In recent decades there has been a paradigm shift in how leaders and conflict resolution specialists are perceived.  Both of these roles can now be described using the metaphor of a coach: one who guides and supports the advancement of mutual discovery. It is important for organizations to have conflict competent leaders. Poorly managed conflict has the potential to tax an organization in the form of wasted time, decreased productivity, turnover, and lawsuits, among other things. 

Through skillful navigation, conflict can be harnessed to produce positive outcomes such as innovation and improved decision-making. Whether the outcome is productive or destructive depends on how the leader manages the situation.

Given that managers spend up to a quarter of their time managing conflict, providing them with the opportunities to acquire and correctly apply conflict management skills will reinforce their leadership effectiveness and thereby contribute organizational effectiveness.

Research has shown that a leader’s behavior in conflict not only has ramifications for the given situation but also has an impact on the conflict culture of the organization. For example, a collaborative style of management will likely influence a collaborative culture of dealing with conflict in the organization. By modeling appropriate behaviors for addressing conflict, leaders have an impact on the organization’s conflict culture. 

Conflict competent leaders believe that the highest quality decisions result from careful analysis in conflict situations. To be able to choose an appropriate response to conflict, leaders first must understand its origins.  Analysis involves gathering information and exploring the varying levels on which the conflict is occurring.  Given that conflict is inevitable, leaders who acquire conflict resolution skills position themselves to experience the positive opportunities conflict can offer.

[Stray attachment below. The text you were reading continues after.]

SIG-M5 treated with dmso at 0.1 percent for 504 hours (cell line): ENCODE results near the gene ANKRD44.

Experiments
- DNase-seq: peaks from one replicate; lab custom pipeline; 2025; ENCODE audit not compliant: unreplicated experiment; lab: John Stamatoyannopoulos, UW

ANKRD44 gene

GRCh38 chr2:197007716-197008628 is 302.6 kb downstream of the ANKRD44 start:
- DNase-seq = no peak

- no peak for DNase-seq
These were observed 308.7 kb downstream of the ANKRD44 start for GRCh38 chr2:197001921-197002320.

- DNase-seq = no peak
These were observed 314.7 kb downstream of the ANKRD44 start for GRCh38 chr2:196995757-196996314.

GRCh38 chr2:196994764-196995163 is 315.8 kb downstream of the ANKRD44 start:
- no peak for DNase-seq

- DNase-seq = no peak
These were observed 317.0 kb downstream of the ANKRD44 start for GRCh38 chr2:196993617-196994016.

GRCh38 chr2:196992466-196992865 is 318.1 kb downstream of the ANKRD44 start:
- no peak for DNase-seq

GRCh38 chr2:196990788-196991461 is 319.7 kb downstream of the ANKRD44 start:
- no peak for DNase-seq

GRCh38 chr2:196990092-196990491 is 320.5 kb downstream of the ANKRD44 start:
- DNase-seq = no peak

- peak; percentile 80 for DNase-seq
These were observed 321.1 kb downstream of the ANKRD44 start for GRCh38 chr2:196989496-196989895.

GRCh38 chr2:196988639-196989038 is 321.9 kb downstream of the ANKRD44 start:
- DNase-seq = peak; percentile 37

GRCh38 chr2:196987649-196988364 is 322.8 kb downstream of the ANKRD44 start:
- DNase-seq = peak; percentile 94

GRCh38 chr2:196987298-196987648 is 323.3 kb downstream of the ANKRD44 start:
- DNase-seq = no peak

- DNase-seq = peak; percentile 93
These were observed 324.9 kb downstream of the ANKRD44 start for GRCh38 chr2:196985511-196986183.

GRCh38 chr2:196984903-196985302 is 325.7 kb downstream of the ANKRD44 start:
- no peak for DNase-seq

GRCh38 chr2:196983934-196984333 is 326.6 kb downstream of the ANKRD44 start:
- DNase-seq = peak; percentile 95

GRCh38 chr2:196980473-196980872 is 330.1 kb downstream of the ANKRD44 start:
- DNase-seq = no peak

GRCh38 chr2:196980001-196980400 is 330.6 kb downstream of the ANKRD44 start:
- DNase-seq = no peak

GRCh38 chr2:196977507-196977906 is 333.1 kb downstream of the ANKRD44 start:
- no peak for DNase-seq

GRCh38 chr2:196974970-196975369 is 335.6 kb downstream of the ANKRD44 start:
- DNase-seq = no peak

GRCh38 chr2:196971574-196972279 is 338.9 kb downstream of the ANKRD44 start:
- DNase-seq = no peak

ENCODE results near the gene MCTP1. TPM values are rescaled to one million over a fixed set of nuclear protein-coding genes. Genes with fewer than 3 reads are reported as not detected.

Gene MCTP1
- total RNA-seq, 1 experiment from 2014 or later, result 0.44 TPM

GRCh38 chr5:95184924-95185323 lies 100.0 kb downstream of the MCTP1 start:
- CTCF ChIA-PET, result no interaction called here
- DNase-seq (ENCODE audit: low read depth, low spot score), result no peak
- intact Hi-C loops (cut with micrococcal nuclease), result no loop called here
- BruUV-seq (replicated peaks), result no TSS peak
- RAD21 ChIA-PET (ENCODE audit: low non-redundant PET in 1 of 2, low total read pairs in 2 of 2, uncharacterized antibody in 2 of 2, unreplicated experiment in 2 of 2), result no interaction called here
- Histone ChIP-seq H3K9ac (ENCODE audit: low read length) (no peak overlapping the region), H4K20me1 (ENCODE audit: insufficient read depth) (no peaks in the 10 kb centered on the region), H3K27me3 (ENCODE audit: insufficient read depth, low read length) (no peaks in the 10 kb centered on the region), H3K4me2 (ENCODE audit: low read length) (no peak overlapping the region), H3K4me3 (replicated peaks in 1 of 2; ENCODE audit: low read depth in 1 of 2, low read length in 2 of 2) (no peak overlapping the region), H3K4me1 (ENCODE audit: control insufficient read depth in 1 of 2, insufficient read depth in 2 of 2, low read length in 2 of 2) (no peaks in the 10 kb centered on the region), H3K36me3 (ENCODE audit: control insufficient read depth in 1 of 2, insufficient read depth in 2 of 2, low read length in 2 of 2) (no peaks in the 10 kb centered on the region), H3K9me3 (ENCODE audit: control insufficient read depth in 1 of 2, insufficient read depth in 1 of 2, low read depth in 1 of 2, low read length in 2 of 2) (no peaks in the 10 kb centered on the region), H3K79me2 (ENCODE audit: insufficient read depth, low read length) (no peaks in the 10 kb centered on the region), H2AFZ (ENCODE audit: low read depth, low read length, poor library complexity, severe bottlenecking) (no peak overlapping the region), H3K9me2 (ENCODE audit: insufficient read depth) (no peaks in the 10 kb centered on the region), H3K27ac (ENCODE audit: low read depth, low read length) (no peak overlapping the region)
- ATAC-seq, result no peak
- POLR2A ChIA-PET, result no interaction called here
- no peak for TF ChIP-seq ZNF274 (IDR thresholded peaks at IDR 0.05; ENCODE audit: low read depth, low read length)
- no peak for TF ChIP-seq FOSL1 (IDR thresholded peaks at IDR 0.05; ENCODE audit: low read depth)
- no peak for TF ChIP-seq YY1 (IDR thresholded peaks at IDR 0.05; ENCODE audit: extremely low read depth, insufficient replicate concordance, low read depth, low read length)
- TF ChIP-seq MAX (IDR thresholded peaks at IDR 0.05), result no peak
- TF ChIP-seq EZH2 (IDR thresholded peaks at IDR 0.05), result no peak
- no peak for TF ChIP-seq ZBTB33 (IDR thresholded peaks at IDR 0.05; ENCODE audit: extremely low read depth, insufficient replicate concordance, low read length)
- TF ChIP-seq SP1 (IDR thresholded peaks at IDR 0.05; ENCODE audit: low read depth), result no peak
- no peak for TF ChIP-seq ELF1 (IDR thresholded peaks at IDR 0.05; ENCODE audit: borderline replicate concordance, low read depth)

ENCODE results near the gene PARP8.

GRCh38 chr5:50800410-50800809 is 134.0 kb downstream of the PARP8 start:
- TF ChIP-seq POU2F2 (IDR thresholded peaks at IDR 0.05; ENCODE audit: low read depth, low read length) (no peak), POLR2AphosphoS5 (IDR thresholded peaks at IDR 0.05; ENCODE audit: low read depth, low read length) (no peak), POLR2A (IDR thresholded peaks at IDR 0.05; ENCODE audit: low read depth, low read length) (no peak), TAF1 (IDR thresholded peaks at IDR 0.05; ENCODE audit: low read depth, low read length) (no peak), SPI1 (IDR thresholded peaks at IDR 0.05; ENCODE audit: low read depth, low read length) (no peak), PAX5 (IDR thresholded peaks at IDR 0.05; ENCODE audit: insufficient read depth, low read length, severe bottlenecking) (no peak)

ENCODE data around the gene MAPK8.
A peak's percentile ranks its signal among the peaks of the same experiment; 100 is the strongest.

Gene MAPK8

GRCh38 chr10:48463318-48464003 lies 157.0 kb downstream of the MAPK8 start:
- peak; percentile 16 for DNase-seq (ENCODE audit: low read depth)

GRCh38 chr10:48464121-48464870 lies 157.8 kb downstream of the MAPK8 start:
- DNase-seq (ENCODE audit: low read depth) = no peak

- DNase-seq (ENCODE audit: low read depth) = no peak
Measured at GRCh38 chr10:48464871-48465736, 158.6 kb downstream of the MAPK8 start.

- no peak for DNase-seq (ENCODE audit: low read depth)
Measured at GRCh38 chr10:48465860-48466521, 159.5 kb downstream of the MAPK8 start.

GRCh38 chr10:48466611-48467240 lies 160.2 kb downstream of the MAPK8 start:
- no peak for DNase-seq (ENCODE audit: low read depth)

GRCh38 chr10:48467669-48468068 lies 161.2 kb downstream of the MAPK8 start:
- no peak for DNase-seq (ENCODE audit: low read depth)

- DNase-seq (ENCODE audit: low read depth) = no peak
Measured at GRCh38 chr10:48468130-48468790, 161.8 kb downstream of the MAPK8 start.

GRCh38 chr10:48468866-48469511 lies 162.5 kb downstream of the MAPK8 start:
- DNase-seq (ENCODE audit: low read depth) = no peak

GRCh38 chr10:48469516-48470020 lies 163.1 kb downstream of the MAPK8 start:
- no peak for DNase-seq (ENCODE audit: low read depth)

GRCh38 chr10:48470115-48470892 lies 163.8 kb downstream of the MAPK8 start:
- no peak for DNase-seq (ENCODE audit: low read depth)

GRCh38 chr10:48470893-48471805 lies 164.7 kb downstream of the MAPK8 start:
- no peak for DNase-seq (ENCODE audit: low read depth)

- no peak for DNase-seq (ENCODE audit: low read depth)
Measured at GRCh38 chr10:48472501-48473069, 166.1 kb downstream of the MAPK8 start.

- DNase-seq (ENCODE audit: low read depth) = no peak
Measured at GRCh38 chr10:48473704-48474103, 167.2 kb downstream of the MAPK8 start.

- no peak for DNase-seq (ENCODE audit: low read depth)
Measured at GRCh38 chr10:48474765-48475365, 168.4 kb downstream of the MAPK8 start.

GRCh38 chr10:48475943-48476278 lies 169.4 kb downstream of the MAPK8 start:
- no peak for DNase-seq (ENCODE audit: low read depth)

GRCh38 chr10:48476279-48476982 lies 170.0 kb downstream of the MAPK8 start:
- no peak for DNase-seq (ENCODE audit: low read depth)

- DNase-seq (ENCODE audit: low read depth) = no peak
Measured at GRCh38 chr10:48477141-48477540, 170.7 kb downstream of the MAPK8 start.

While there are many qualities that encompass good leaders, some of the central ones include their ability to model the way for their followers, foster collaboration, and inspire a shared vision. The discourse on transformational leadership has demonstrated how such characteristics foster an atmosphere of collaboration, which is favorable for conflict resolution. Yet, this collaborative environment is not enough, leaders must also have the skills to diagnose conflict and respond to it.  

A conflict competent leader then, is one who enhances their leadership effectiveness by acquiring and applying conflict resolution skills in their efforts to promote the pursuit of common organizational goals. 

“When we talk to executives and managers who attend our programs, they almost always say that they have never formally learned how to handle conflict either in school or during their career.”  
Runde, C.E. & Flanagan, T.A.
To read Julie’s full paper, click here.


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Julia Menard, B.A., Cert. Con. Res., P.C.C.
Leadership & Conflict Coaching, Mediating, & Training

  • Are you avoiding any conversations you know you should have?
3 ways to take action now:


Coaches are trained to listen to your situation, help you get clear on the action required, and hold you accountable to get your plan moving! I offer 3 easy coaching packages.


I’ll be starting new training soon. It's not location specific, so join up here.


Making Tough Conversations Great comes in 10 easy to read modules where you learn the Tough Conversations systems with actionable, practical steps. Click here to find out more.

Or check out "Stay Cool Through Hot Conversations", another e-course co-created by Judy Zehr and myself.


Marla Sloan and Clare Sprowell have crafted a beautiful looking and elegantly working process to help people engage conflict kinaesthetically! This “Mediator in a Box" is a tool people can use to practice having those difficult conversations. It was originally designed to help two people resolve their own conflicts together and has been tested to do just that.

If you are curious about what they are offering, you can check out Mediator in a Box

I’d love to hear if you buy it and what you think!

“The most common way people give up their power is by thinking they don't have any."
… Alice Walker